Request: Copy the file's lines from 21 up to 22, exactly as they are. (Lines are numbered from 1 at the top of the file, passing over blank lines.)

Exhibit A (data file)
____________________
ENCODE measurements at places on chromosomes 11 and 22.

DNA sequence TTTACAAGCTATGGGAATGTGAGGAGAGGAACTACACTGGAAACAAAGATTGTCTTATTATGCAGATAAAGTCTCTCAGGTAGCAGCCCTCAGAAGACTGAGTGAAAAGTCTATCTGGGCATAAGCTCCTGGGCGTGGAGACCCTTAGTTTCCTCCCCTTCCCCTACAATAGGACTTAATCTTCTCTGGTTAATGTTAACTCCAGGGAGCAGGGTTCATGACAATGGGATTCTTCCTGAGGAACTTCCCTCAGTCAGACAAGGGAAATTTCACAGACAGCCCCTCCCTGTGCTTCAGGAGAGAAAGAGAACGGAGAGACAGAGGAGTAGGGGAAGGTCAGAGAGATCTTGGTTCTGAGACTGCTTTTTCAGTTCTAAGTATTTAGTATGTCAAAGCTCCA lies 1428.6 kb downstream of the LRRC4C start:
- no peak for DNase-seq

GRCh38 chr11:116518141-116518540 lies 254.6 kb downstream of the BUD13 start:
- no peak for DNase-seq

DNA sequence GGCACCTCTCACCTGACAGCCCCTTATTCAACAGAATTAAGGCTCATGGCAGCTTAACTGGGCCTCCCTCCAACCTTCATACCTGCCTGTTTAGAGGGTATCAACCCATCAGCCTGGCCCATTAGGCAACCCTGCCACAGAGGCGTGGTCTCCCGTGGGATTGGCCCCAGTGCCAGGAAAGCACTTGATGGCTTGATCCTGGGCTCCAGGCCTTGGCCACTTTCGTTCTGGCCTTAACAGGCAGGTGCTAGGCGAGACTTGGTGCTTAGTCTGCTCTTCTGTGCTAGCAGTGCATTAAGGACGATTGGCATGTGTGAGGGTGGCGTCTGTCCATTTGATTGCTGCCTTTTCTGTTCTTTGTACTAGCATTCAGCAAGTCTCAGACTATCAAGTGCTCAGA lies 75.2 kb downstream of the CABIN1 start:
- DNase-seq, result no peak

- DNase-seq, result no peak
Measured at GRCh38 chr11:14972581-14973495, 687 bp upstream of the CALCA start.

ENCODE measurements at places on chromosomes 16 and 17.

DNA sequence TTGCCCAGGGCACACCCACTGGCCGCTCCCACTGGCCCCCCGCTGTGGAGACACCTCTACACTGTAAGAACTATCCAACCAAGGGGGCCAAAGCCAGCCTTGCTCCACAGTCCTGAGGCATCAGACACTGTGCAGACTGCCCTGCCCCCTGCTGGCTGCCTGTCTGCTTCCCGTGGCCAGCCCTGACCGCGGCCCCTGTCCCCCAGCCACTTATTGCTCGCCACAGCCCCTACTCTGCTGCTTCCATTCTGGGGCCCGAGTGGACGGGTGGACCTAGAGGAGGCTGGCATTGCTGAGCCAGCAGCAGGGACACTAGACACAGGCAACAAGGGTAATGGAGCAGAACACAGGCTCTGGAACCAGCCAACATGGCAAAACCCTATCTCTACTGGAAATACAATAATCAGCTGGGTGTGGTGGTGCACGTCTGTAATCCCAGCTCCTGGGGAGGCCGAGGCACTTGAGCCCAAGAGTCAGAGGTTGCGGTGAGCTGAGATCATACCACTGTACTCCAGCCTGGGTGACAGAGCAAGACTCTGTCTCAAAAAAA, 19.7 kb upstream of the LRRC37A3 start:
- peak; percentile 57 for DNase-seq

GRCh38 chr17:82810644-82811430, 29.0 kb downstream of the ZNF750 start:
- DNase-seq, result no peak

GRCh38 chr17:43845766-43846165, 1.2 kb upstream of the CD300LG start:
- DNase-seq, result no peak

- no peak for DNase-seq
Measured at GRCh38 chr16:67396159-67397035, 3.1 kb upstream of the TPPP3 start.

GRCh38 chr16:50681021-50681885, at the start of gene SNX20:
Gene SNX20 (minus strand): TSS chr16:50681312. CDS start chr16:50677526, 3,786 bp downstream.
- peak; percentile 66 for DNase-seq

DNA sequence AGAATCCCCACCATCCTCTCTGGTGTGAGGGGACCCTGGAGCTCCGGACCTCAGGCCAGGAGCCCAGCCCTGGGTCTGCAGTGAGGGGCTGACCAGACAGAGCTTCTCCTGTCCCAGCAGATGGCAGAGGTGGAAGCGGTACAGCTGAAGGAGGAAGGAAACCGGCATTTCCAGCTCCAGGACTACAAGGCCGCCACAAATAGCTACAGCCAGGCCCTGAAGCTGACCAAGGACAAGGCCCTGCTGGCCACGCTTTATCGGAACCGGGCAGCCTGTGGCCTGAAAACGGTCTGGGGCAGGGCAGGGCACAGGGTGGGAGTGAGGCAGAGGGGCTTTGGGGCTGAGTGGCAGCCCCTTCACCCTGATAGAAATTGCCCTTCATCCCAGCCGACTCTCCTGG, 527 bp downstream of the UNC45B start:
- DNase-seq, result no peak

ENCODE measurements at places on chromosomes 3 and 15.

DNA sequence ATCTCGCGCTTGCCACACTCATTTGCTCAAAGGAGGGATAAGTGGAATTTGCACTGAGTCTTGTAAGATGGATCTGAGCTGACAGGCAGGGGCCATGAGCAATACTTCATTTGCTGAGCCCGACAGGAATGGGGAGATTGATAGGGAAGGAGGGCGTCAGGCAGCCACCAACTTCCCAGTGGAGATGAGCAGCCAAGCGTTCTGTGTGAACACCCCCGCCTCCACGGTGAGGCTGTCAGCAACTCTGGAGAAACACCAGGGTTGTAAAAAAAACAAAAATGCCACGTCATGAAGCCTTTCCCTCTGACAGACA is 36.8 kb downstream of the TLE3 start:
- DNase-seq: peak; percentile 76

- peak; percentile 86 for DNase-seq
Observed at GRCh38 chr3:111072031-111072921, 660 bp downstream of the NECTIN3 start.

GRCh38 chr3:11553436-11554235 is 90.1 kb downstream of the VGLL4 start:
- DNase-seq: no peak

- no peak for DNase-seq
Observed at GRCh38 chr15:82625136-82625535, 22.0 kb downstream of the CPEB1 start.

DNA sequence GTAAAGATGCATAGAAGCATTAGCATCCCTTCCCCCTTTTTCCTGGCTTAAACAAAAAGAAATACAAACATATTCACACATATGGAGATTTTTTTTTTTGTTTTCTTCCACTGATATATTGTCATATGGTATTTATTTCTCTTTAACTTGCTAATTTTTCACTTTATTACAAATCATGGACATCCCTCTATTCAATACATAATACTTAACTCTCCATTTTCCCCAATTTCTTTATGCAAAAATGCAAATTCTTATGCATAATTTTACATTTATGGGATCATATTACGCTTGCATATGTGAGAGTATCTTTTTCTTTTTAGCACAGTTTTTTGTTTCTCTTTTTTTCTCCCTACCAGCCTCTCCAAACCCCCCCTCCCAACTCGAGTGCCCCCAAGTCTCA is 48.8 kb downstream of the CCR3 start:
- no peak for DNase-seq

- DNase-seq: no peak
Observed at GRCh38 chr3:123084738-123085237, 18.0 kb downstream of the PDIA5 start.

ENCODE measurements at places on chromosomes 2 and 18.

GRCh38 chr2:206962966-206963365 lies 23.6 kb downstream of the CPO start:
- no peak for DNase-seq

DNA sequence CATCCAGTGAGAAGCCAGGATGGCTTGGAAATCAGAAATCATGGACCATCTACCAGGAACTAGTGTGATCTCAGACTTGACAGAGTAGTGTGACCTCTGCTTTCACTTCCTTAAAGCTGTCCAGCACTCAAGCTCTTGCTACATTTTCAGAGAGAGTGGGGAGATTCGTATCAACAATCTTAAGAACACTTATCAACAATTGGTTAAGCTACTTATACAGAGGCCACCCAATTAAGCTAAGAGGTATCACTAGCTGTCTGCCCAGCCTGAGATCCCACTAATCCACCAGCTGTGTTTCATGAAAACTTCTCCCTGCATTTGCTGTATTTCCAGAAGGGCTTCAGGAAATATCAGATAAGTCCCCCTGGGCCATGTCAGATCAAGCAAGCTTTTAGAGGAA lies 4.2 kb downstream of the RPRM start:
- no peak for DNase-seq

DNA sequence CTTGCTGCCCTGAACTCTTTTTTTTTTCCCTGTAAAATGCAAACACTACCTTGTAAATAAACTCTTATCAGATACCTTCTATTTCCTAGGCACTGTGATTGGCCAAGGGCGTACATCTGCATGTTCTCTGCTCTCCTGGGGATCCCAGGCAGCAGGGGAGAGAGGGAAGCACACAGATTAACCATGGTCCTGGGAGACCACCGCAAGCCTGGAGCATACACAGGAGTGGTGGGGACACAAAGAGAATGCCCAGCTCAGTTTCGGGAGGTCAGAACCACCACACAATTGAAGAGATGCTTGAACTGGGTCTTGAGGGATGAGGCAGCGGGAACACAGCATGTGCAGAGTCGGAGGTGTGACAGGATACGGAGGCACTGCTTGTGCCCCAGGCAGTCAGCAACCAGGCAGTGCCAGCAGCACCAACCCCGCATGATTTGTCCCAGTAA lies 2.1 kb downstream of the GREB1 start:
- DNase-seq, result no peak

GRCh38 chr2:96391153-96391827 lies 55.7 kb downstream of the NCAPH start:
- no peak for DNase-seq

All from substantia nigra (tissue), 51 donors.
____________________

- peak; percentile 66 for DNase-seq

DNA sequence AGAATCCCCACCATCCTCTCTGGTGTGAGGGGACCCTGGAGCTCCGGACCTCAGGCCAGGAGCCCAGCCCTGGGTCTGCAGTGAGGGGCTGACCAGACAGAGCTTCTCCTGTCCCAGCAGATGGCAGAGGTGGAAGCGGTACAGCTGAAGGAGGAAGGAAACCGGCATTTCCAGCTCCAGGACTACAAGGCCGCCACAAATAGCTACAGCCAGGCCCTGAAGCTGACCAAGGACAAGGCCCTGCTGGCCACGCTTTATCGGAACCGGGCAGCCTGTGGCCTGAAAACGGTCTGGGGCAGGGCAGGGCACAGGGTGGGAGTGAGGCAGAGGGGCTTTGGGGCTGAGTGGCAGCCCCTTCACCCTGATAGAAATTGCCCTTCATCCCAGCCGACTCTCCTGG, 527 bp downstream of the UNC45B start: